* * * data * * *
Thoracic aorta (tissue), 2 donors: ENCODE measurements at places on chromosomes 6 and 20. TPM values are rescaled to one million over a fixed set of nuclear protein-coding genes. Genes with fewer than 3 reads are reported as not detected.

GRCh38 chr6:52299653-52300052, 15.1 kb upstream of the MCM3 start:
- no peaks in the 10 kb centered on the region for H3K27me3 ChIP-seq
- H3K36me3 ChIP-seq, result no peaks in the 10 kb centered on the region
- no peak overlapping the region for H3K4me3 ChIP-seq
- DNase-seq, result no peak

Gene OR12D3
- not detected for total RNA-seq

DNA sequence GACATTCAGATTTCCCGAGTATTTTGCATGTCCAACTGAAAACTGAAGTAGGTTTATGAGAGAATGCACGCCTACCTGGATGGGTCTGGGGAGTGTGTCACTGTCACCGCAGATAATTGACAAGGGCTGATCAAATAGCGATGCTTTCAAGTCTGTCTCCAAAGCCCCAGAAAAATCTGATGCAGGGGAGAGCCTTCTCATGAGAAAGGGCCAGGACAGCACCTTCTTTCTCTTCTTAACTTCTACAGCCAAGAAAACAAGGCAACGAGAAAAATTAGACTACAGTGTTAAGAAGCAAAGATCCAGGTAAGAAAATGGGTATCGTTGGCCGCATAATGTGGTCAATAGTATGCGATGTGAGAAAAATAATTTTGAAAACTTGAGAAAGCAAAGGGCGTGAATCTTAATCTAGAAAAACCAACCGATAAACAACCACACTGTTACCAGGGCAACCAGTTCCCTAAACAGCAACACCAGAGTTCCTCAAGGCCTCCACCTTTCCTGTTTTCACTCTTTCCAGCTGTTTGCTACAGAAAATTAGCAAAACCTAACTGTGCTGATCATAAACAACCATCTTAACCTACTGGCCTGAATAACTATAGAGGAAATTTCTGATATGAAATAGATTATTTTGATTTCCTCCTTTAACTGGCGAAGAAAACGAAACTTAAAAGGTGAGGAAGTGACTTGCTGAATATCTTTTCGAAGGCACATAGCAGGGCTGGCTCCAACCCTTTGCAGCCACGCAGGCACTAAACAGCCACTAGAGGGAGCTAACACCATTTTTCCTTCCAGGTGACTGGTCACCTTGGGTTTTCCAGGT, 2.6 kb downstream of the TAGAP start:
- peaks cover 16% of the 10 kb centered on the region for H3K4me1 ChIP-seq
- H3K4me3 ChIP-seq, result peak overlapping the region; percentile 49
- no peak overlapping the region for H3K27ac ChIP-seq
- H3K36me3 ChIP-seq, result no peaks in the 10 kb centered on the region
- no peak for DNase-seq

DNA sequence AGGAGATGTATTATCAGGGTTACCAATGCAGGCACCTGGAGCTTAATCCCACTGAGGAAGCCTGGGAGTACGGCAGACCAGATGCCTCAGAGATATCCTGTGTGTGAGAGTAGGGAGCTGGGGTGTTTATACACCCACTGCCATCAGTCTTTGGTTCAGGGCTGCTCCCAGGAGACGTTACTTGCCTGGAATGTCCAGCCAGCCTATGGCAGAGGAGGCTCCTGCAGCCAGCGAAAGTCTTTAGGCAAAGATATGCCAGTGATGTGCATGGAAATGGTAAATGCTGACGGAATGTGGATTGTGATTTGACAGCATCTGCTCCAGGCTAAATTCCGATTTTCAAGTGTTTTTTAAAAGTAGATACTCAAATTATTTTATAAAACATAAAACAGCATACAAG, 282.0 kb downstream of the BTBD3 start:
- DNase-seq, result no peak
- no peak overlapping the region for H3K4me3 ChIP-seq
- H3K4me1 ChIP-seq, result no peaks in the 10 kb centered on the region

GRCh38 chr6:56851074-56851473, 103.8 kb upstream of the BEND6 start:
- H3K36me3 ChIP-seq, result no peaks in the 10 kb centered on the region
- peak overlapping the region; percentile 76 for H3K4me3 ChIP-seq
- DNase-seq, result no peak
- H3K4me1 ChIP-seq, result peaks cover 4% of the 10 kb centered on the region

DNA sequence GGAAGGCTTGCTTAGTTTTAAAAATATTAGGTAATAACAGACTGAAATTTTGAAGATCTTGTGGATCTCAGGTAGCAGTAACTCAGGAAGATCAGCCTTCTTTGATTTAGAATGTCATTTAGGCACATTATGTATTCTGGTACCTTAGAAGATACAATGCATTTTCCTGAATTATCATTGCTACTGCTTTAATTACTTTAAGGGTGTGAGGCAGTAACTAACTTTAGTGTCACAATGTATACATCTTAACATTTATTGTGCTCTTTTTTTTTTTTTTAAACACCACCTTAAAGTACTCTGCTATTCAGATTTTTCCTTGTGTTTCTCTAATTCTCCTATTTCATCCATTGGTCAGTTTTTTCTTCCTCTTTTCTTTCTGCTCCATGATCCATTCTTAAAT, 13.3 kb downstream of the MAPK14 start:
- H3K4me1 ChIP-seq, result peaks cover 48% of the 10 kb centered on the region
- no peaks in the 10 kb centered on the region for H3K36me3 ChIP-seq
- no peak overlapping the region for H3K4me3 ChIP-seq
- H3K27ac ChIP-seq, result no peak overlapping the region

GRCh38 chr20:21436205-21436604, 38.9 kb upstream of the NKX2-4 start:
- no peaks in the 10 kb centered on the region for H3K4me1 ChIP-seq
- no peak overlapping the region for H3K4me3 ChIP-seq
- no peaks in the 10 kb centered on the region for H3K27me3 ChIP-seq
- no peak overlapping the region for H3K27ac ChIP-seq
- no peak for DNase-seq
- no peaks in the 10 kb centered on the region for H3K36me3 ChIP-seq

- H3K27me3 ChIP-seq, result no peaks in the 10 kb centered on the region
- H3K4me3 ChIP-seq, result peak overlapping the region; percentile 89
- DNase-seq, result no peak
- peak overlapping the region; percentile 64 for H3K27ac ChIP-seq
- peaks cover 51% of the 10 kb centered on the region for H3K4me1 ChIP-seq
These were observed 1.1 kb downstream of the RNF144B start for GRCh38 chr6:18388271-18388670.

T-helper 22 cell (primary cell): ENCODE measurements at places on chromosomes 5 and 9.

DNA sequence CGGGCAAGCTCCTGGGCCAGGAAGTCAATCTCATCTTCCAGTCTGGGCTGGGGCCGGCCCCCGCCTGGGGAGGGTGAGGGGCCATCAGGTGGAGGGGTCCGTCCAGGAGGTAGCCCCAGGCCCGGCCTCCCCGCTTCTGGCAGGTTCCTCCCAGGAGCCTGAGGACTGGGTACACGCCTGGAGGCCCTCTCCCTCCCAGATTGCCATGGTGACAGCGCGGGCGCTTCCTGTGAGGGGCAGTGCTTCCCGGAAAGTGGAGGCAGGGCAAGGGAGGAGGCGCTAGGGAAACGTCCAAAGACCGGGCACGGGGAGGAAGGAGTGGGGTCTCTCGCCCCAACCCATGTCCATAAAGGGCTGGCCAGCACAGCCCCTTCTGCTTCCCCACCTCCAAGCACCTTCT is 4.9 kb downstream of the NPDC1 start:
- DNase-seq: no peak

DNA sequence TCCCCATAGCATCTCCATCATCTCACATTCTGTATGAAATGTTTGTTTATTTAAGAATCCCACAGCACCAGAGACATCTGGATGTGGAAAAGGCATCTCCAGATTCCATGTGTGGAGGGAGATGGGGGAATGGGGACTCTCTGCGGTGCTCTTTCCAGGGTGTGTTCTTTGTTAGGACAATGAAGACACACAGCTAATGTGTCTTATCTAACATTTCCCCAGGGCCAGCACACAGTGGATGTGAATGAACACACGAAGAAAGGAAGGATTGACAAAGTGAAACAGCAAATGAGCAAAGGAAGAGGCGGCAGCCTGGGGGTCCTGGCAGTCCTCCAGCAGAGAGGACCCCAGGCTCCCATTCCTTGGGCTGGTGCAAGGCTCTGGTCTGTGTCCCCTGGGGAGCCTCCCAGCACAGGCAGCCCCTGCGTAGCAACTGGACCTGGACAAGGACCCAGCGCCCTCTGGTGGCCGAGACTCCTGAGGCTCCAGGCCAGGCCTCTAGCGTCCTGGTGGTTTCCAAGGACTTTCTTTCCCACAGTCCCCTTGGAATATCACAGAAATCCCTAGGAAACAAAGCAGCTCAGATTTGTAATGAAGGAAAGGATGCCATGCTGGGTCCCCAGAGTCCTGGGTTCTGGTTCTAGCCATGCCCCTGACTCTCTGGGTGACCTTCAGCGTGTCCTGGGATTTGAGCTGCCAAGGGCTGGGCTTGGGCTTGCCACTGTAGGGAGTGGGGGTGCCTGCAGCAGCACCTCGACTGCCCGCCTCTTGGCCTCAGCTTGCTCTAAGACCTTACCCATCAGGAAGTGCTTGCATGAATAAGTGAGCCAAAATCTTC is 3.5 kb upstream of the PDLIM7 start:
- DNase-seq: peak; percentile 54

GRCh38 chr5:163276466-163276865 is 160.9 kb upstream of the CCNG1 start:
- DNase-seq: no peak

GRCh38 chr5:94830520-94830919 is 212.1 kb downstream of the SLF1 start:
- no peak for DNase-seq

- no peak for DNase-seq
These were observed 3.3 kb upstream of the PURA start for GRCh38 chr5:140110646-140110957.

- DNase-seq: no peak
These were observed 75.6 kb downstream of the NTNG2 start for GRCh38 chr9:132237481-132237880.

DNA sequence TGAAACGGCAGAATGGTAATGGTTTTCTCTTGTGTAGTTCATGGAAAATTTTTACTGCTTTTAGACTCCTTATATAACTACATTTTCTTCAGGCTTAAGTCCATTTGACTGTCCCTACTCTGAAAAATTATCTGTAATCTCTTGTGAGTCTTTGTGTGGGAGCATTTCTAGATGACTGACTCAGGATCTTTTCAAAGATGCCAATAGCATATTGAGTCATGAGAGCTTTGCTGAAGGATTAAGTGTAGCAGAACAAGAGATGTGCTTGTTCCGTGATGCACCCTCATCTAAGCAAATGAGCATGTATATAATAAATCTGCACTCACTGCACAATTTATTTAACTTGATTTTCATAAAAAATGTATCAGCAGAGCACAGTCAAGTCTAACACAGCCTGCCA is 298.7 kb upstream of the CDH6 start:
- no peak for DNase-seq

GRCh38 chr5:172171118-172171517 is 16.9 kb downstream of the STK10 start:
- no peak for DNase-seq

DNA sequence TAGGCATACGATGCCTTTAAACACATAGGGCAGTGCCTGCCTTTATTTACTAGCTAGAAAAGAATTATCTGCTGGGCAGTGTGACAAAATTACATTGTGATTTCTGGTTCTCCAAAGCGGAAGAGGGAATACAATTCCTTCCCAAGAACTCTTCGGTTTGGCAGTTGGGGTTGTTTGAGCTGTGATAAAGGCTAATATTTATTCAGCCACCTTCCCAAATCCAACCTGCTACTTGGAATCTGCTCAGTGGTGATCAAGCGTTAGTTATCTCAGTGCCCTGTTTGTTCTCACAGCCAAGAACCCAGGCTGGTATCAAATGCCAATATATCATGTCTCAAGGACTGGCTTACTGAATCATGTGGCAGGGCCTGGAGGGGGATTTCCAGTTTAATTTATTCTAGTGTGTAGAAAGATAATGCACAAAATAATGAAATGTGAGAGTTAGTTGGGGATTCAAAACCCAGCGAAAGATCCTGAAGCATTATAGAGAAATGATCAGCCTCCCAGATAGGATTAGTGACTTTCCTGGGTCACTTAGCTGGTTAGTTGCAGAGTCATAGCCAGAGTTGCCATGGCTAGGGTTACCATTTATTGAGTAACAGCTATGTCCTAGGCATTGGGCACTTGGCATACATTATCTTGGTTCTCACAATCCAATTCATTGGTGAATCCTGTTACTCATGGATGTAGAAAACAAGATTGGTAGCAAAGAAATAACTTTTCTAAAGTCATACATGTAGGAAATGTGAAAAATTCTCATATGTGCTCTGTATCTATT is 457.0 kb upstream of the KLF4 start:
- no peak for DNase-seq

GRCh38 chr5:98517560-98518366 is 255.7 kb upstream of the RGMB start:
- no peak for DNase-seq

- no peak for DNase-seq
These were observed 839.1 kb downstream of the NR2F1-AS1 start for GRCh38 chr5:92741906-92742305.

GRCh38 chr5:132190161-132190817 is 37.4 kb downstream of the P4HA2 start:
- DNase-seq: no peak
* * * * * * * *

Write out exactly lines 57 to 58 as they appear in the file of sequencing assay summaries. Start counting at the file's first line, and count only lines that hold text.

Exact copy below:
GRCh38 chr5:172171118-172171517 is 16.9 kb downstream of the STK10 start:
- no peak for DNase-seq